When non-technical solo founders say “I’ll do whatever it takes to make this business successful” (which they almost always say), I say something like “Why not learn to hack? Although it takes many, many years to become a great hacker, you can learn to be good enough to build your site or app in a few months.
The most successful founders do not set out to create companies. They are on a mission to create something closer to a religion, and at some point it turns out that forming a company is the easiest way to do so.
SAM ALTMAN IN SUCCESSFUL PEOPLE
I think most people have terrible intuition about investment risk/reward trade-offs. We seem hardwired to focus on downside risk. I think this is because it’s hard to conceptualize the difference between a 3x and a 300x (or 3000x) return.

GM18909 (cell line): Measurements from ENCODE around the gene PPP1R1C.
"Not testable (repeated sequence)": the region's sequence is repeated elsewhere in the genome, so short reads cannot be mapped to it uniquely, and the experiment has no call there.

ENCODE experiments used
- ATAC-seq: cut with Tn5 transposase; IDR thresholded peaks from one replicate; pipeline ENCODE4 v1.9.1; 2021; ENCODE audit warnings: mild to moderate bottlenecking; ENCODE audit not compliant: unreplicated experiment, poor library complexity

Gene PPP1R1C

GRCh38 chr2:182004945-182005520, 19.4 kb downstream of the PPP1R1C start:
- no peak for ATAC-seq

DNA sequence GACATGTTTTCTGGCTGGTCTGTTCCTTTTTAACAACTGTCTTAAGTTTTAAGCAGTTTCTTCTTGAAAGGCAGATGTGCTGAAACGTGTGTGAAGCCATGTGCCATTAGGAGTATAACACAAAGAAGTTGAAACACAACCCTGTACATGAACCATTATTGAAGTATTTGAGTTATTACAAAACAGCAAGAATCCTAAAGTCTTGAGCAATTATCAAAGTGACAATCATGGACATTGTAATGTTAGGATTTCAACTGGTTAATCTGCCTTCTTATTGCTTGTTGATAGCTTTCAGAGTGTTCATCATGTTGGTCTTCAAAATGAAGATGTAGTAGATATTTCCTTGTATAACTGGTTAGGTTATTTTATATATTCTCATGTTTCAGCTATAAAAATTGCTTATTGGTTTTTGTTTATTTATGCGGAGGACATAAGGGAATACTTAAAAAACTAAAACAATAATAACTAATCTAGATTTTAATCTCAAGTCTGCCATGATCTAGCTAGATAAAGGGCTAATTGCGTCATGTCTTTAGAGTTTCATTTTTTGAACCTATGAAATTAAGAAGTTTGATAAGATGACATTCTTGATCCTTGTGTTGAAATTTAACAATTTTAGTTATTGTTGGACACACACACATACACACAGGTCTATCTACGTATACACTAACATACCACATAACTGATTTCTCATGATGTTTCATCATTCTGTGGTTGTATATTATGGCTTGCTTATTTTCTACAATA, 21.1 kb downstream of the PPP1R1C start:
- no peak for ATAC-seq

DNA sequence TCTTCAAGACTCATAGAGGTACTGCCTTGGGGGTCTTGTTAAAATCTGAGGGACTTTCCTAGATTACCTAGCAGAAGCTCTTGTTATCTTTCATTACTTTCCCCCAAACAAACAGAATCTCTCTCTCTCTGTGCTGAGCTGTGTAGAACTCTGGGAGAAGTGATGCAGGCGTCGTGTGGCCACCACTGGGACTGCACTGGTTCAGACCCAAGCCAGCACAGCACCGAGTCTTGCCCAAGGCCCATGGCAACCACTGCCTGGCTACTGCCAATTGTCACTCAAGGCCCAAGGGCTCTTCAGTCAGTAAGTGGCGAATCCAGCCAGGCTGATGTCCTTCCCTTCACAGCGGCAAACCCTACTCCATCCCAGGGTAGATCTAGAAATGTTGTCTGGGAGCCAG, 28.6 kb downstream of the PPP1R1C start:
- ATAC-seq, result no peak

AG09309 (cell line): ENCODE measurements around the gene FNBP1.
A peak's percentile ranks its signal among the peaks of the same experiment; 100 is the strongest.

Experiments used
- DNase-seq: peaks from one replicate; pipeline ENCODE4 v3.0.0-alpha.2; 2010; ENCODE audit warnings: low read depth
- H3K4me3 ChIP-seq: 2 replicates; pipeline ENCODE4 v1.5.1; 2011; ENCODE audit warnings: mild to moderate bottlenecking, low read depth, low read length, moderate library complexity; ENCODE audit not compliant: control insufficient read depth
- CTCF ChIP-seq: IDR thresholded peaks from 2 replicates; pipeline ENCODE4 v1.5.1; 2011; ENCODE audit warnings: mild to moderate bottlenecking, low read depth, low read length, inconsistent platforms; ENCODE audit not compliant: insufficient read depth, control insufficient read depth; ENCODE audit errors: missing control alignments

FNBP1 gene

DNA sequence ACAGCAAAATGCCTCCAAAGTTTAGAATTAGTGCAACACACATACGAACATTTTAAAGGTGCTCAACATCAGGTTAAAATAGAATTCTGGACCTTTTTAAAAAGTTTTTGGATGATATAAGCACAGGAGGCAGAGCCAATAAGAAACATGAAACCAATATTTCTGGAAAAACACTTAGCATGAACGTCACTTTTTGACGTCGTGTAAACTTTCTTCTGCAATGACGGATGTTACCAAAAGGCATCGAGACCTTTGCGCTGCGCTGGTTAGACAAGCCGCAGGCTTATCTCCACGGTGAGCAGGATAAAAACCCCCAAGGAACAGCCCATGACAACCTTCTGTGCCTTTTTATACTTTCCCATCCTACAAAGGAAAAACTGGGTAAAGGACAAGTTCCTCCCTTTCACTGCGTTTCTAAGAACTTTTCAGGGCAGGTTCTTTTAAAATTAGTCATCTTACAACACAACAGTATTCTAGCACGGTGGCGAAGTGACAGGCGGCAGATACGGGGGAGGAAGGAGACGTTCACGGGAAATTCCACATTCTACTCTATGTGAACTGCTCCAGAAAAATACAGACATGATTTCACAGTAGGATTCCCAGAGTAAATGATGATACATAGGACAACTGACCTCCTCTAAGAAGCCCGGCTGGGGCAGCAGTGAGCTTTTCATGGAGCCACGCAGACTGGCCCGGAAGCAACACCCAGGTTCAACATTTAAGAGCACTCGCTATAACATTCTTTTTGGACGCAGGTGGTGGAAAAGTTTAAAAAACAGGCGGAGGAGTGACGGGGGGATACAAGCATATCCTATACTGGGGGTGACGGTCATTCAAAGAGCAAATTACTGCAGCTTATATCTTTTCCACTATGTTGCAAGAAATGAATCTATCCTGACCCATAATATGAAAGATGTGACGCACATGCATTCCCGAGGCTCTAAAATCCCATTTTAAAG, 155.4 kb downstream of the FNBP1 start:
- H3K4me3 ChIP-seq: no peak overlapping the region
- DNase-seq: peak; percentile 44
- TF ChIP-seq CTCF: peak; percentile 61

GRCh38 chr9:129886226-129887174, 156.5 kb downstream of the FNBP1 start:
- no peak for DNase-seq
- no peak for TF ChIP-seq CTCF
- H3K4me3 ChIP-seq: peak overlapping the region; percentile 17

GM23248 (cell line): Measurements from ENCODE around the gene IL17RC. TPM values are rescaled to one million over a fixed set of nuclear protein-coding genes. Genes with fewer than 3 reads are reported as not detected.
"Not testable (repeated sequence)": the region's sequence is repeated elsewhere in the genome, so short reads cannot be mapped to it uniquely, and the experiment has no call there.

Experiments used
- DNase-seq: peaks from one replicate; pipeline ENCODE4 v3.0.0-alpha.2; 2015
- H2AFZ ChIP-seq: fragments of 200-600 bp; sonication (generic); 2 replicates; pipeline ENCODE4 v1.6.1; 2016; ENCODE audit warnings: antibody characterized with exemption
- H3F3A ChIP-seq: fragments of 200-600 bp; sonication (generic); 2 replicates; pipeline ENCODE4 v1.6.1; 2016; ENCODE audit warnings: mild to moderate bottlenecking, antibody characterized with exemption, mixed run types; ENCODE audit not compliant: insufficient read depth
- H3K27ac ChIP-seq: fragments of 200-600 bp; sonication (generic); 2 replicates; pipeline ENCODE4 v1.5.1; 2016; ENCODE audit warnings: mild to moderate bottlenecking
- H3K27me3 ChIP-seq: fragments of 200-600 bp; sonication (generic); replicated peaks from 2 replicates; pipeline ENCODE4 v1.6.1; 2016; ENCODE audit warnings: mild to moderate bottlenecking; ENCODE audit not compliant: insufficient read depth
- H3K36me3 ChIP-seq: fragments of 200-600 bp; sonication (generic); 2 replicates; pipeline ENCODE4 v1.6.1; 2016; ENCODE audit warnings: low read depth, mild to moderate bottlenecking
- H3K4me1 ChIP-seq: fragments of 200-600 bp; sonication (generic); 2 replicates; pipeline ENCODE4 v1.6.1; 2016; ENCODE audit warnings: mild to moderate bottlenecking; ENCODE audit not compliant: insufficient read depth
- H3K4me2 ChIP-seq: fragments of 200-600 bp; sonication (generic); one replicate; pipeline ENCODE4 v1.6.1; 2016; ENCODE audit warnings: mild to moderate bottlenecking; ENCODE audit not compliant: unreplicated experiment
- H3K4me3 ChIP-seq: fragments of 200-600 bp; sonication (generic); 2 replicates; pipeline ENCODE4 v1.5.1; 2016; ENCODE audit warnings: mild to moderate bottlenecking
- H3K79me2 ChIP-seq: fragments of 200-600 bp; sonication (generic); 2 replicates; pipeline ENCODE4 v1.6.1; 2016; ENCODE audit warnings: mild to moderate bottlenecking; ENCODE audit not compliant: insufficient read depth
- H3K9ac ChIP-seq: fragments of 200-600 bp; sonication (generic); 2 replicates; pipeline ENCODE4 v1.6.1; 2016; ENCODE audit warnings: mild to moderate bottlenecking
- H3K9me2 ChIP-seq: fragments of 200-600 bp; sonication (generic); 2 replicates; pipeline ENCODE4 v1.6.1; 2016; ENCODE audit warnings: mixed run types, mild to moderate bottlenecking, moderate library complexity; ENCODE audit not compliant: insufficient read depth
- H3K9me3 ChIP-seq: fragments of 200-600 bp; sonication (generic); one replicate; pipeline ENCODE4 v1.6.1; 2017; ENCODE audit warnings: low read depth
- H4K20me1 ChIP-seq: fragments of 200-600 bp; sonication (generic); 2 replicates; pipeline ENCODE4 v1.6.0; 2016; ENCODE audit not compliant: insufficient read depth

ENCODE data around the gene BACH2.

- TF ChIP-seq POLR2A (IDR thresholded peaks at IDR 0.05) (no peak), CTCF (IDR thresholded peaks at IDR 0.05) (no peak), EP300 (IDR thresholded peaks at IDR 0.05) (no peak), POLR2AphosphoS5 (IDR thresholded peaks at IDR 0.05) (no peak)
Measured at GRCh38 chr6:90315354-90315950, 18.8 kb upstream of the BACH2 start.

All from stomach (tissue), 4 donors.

sam altman in UPSIDE RISK
You can win by endurance. Most startups don’t die at the hands of a competitor. It’s more often something like an internal implosion, the founders giving up, or not building something people want.
Sam Altman in By endurance we conquer
I think the rising popularity of party rounds is bad for companies. Having at least one investor very focused on your company is valuable. A closely involved investor will help coordinate your next round…
SAM ALTMAN IN PARTY ROUNDS
The first piece of startup wisdom I heard was “increasing your sales will fix all problems”. This turns out to be another way of phrasing Paul Graham’s point that growth is critical.
Sam Altman in GOVERNMENT AND GROWTH